High-performance computing (HPC), scale-out database environments, shared virtualized I/O and increasing demands from financial applications will propel worldwide InfiniBand host channel adaptor (HCA) factory revenues from $62.3 million in 2006 to more than triple that -- $224.7 million -- in 2011, IDC reported.
Additionally, factory revenue from InfiniBand switch port sales is expected to grow from $94.9 million in 2006 to $612.2 million in 2011, the Framingham, Mass.-based company found.
InfiniBand enables HPC clusters
One InfiniBand provider, QLogic Corp., is banking the broad adoption predicted by IDC. The Aliso Viejo, Calif.-based company acquired two InfiniBand companies in the past year -- one providing adapters and the other switches.
"We absolutely are seeing the adoption of InfiniBand. The way we look at it, and our hope is, the high-performance market will continue to adopt InfiniBand because of clustering," said Frank Berry, vice president of marketing at QLogic. "HPC used to mean one huge supercomputer, but now the trend is clustering. The applications have to be carved up into pieces and run in parallel, talking to each other. Super high-speed communications are needed, and InfiniBand is designed from the ground up for the type of low-latency connection these clusters require."
Cisco Systems Inc., which offers InfiniBand switches and HCAs, is also seeing solid adoption of InfiniBand.
Within the HPC market, especially at the very high end of the market, organizations are purchasing InfiniBand based on its low latency, the availability of open source message passing interface (MPI) drivers and very aggressive price points, according to Bill Erdman, director of marketing, server virtualization business unit at Cisco.
Last week, Hewlett-Packard Co. (HP) announced it will offer Cisco double data rate (DDR) InfiniBand-based server fabric switches (SFS) as part of its Unified Cluster Portfolio. Additionally, HP BladeSystem c-Class servers are now supported with Cisco's InfiniBand host driver software.
The combined offerings accelerate business growth for HPC environments by providing high bandwidth, low latency, fabric stability and scalability, according to HP.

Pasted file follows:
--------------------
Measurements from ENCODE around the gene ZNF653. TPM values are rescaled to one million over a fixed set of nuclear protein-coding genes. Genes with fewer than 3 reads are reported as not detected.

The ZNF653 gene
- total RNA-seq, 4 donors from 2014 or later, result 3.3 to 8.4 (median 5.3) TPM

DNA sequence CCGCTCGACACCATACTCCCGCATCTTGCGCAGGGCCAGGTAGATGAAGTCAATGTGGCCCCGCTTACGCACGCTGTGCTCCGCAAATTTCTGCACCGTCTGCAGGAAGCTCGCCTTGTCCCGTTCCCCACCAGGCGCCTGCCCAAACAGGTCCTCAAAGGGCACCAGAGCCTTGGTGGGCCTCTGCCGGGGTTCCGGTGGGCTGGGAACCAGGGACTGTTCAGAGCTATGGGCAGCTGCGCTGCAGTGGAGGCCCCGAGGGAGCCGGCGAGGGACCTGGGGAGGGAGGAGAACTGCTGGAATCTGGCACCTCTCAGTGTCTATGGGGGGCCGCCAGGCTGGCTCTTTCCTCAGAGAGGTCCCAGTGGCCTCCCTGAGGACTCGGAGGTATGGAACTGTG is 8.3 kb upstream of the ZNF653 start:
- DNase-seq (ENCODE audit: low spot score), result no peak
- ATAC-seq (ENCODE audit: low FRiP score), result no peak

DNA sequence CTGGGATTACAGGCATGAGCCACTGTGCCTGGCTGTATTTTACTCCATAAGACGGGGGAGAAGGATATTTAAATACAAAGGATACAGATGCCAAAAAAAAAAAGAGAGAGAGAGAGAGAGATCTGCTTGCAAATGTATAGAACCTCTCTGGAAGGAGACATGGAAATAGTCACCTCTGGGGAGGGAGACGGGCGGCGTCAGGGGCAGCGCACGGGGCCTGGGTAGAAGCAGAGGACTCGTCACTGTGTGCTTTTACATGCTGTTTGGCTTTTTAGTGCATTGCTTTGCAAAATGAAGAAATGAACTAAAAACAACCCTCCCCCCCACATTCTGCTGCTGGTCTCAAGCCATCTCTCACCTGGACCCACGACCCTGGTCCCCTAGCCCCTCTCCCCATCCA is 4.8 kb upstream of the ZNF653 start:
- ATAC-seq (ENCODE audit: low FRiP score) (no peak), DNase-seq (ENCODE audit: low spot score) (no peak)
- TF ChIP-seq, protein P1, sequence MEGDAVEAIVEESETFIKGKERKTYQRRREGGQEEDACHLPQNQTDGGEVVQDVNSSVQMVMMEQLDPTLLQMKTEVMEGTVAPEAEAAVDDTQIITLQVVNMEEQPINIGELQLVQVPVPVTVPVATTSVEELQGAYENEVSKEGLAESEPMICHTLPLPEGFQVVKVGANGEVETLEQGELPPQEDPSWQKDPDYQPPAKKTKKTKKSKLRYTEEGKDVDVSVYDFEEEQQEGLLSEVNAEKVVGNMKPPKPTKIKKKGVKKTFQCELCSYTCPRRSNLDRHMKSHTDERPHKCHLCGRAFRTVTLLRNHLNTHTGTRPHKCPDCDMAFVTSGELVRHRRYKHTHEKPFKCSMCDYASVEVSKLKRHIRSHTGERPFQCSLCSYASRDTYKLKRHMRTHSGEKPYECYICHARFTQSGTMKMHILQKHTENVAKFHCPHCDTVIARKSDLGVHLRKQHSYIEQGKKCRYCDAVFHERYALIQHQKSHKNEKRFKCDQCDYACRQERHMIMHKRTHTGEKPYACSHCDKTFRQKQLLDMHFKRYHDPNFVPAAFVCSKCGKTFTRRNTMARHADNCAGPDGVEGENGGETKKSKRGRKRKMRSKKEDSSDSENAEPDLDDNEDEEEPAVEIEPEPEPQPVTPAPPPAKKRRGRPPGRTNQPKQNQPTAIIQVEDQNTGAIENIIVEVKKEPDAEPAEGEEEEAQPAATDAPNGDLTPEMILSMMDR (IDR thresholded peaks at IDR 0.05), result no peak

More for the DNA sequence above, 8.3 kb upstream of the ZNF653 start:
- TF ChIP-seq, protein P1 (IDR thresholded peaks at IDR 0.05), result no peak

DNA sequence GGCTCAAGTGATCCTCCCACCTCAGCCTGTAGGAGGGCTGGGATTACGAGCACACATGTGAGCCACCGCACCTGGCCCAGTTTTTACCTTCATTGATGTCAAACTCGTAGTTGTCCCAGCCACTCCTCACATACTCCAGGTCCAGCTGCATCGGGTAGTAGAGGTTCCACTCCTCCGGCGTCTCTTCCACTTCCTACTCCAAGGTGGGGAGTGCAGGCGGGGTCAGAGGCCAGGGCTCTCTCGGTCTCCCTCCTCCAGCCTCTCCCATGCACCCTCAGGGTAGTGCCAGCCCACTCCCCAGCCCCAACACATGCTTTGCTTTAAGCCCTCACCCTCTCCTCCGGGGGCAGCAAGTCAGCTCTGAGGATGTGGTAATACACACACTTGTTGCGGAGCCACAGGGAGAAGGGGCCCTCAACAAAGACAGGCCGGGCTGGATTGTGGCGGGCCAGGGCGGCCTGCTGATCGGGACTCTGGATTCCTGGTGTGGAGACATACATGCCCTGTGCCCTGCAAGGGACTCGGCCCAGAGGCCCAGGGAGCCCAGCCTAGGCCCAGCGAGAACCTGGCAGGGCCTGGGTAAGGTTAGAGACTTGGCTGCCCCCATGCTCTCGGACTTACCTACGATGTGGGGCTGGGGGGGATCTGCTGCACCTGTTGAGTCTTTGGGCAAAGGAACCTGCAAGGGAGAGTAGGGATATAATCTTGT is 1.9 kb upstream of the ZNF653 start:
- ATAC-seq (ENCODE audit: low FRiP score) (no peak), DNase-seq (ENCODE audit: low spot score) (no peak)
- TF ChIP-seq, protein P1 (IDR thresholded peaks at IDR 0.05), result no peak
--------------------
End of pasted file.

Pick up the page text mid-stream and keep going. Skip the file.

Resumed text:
IDC overly optimistic
But even with players like HP adopting InfiniBand, the IDC's rosy forecast of InfiniBand uptake is too aggressive in Cisco's view. The San Jose, Calif.-based network provider is skeptical because there has not been enough adoption to aggressively trend InfiniBand adoption. The company sees InfiniBand's appeal for customers that need low latency, but not necessarily for I/O consolidation and virtualization.
"There are several vertical markets within enterprise that are considering low-latency switching solutions, including both InfiniBand and Ethernet. The low-latency benefit of InfiniBand is the No. 1 value proposition to these customers," Cisco's Erdman said. "Some of the other InfiniBand value propositions that the IDC report discusses, including virtualization, simplicity and I/O consolidations … are not the primary drivers for InfiniBand adoption. It is low latency."
The question then becomes, can InfiniBand move out of HPC and into generic enterprise computing?
"In the HPC market, every part of the software and hardware is optimized to the ninth degree to wring out every last drop of performance," Berry said. "In the enterprise though, multicore servers and server virtualization are being deployed at an explosive rate. The result is an aggregation of processing power that begs for high bandwidth and lower latency connectivity. InfiniBand is just starting to be deployed in these environments."
But even though InfiniBand offers high bandwidth, it isn't always the best choice, Berry said.
"We do see the adoption of InfiniBand and low-latency Ethernet switches within the database, back-end database hosting and message bus applications. However, with other applications, which require rich hosting services as mentioned above, Ethernet will remain the server hosting technology of choice given the rich services available and the highly competitive market for these services," Erdman said. "If you don't have a large cluster that requires (InfiniBand) type of latency, Ethernet is fine."
Berry said the IDC numbers are a tad aggressive, but is a bit more optimistic than Cisco about the potential rate of deployment, especially in the TOP500 supercomputing sites today.
The IDC points out in the forecast that use of InfiniBand increased from 5% to 12% in the TOP500 in just the last year.
"Users like the fact that InfiniBand is standards-based and cost effective (unlike Myrinet), and very low latency (unlike Ethernet)," Berry said. "Consolidation will likely drive InfiniBand adoption, as using three switches -- Ethernet, Fibre and InfiniBand -- complicates things.
"It's a bit premature to say InfiniBand will take over for Fibre and Ethernet entirely, but users will want to be able to use just one connection in the future," Berry said.
Let us know what you think about the story; e-mail: Bridget Botelho, News Writer.